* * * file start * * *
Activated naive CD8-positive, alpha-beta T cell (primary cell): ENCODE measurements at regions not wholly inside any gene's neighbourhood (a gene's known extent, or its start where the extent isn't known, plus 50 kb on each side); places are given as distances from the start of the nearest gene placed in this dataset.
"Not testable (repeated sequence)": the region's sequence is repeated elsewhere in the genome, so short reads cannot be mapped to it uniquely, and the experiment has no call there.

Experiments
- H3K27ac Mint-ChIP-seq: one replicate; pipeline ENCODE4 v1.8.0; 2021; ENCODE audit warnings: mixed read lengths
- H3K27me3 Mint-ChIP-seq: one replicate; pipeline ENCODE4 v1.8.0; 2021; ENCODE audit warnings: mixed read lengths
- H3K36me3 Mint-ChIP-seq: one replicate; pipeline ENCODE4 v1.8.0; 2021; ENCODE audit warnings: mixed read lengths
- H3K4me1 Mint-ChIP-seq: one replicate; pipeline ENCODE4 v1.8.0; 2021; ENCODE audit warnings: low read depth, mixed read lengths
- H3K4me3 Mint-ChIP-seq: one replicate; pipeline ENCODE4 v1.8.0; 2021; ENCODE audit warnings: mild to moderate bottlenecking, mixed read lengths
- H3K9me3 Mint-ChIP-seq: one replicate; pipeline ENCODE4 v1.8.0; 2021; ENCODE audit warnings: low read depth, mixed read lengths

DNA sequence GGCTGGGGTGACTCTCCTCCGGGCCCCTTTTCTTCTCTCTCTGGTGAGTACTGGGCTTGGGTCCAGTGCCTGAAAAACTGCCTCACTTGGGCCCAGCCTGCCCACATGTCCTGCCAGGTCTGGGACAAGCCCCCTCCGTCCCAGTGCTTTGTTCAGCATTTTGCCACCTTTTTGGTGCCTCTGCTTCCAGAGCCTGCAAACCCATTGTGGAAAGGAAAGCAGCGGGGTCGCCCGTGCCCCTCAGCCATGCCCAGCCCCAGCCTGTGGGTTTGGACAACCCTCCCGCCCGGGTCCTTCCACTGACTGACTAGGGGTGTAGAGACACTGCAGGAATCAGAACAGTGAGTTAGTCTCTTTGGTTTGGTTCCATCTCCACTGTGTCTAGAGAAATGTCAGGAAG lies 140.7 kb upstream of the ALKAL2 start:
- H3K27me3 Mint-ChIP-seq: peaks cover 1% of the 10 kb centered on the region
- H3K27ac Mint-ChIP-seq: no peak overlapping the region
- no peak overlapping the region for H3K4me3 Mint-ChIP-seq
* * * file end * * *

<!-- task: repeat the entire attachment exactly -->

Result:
Activated naive CD8-positive, alpha-beta T cell (primary cell): ENCODE measurements at regions not wholly inside any gene's neighbourhood (a gene's known extent, or its start where the extent isn't known, plus 50 kb on each side); places are given as distances from the start of the nearest gene placed in this dataset.
"Not testable (repeated sequence)": the region's sequence is repeated elsewhere in the genome, so short reads cannot be mapped to it uniquely, and the experiment has no call there.

Experiments
- H3K27ac Mint-ChIP-seq: one replicate; pipeline ENCODE4 v1.8.0; 2021; ENCODE audit warnings: mixed read lengths
- H3K27me3 Mint-ChIP-seq: one replicate; pipeline ENCODE4 v1.8.0; 2021; ENCODE audit warnings: mixed read lengths
- H3K36me3 Mint-ChIP-seq: one replicate; pipeline ENCODE4 v1.8.0; 2021; ENCODE audit warnings: mixed read lengths
- H3K4me1 Mint-ChIP-seq: one replicate; pipeline ENCODE4 v1.8.0; 2021; ENCODE audit warnings: low read depth, mixed read lengths
- H3K4me3 Mint-ChIP-seq: one replicate; pipeline ENCODE4 v1.8.0; 2021; ENCODE audit warnings: mild to moderate bottlenecking, mixed read lengths
- H3K9me3 Mint-ChIP-seq: one replicate; pipeline ENCODE4 v1.8.0; 2021; ENCODE audit warnings: low read depth, mixed read lengths

DNA sequence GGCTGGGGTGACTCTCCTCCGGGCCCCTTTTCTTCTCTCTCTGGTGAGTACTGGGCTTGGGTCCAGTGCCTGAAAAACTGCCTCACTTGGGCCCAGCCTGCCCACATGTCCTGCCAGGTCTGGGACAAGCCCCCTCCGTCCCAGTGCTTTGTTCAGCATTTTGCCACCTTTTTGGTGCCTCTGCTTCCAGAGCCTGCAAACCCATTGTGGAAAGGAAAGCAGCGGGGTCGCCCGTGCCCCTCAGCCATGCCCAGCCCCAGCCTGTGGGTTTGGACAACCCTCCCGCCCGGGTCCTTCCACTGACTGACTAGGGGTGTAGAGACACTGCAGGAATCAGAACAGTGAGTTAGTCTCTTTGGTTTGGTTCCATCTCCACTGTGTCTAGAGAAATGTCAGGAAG lies 140.7 kb upstream of the ALKAL2 start:
- H3K27me3 Mint-ChIP-seq: peaks cover 1% of the 10 kb centered on the region
- H3K27ac Mint-ChIP-seq: no peak overlapping the region
- no peak overlapping the region for H3K4me3 Mint-ChIP-seq